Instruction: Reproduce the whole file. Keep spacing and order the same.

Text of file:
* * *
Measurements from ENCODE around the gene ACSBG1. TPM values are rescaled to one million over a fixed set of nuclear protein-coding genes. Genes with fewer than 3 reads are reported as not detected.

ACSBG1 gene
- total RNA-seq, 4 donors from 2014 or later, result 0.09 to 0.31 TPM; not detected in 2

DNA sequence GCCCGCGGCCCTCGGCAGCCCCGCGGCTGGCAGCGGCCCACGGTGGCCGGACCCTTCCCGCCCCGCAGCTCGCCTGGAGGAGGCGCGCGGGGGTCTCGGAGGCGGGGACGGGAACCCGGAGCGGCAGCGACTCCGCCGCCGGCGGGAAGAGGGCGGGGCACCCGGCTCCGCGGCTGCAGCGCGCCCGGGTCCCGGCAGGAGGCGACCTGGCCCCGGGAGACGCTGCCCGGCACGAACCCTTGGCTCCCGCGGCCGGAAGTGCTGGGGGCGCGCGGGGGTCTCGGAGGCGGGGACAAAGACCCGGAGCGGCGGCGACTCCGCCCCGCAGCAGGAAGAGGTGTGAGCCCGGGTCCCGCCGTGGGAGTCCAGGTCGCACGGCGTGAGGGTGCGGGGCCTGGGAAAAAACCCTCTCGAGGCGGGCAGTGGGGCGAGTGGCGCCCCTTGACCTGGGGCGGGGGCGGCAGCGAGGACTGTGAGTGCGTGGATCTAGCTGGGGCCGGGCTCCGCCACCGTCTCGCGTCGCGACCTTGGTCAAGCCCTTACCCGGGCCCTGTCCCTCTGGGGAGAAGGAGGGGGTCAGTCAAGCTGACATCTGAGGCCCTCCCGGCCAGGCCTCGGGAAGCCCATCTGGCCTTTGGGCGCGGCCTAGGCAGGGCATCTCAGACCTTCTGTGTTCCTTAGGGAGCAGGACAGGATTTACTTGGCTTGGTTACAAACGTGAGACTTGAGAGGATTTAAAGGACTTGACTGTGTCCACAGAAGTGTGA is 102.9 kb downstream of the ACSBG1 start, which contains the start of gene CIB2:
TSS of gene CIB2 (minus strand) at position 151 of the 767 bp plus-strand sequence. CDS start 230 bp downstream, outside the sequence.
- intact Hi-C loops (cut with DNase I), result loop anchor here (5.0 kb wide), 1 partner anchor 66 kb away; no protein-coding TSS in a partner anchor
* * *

Measurements from ENCODE around the gene ACSBG1. TPM values are rescaled to one million over a fixed set of nuclear protein-coding genes. Genes with fewer than 3 reads are reported as not detected.

ACSBG1 gene
- total RNA-seq, 4 donors from 2014 or later, result 0.09 to 0.31 TPM; not detected in 2

DNA sequence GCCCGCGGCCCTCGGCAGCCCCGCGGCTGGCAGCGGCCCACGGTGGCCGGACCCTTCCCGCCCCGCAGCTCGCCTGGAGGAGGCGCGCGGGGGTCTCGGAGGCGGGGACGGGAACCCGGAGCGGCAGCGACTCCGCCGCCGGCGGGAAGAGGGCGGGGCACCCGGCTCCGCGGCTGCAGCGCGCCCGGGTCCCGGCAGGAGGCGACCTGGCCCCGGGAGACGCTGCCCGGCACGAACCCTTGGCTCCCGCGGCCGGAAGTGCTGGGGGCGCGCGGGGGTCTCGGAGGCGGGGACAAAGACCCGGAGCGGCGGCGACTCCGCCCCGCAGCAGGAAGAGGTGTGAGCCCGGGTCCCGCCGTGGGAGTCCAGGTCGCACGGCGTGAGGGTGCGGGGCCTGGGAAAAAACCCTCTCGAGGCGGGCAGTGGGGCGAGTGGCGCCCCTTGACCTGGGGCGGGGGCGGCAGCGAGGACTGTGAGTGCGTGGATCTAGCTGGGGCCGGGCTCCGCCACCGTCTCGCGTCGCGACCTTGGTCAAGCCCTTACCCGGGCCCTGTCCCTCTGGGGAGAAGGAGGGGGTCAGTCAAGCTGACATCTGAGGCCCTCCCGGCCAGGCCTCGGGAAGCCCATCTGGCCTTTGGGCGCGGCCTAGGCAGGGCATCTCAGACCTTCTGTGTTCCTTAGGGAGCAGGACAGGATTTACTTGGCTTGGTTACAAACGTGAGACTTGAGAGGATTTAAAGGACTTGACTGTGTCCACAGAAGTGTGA is 102.9 kb downstream of the ACSBG1 start, which contains the start of gene CIB2:
TSS of gene CIB2 (minus strand) at position 151 of the 767 bp plus-strand sequence. CDS start 230 bp downstream, outside the sequence.
- intact Hi-C loops (cut with DNase I), result loop anchor here (5.0 kb wide), 1 partner anchor 66 kb away; no protein-coding TSS in a partner anchor